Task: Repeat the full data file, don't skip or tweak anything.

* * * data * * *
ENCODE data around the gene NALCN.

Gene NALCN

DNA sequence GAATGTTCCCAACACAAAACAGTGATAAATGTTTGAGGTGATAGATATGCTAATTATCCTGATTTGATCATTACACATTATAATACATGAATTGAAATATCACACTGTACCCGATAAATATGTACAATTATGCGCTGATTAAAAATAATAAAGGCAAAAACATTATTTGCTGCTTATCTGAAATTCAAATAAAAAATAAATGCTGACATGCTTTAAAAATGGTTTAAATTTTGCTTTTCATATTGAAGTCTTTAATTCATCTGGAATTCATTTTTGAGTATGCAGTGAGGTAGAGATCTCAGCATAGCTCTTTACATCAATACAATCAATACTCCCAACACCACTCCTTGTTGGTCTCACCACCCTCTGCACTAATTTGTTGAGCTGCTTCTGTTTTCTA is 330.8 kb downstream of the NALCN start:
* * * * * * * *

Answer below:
ENCODE data around the gene NALCN.

Gene NALCN

DNA sequence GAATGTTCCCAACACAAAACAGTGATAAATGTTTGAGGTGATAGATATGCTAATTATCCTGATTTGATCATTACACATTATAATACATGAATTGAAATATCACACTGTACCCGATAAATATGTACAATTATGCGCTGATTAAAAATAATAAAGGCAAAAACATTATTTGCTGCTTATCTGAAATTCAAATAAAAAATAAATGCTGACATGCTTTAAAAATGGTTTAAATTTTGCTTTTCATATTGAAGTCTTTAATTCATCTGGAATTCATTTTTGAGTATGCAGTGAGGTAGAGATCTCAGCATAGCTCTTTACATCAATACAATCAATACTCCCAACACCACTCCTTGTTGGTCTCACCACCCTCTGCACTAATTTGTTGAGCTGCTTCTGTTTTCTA is 330.8 kb downstream of the NALCN start: